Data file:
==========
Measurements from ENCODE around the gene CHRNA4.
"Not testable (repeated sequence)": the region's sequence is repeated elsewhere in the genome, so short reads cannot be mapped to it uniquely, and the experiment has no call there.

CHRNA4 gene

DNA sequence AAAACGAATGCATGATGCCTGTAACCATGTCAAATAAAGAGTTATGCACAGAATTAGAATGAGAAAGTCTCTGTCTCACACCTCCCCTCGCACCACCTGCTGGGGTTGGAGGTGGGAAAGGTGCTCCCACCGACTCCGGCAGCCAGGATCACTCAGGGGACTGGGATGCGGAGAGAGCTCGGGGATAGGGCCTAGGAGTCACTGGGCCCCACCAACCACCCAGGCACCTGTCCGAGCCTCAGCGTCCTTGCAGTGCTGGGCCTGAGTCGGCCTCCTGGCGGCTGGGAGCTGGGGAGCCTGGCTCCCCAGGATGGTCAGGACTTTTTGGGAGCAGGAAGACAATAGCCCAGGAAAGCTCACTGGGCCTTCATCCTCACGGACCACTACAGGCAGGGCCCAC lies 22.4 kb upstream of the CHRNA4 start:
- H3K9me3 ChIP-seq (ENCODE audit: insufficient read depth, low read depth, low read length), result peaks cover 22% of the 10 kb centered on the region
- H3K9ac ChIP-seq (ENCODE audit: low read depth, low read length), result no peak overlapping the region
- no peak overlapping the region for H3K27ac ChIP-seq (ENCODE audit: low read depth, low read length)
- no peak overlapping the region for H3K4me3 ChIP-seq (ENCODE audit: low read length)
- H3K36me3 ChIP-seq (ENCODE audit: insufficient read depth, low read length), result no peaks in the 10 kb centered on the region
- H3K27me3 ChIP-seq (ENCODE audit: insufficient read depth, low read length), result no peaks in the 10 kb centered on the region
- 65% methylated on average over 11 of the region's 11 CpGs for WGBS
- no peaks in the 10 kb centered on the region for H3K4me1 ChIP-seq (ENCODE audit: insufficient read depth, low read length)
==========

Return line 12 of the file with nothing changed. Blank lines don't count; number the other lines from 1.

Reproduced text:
- no peaks in the 10 kb centered on the region for H3K4me1 ChIP-seq (ENCODE audit: insufficient read depth, low read length)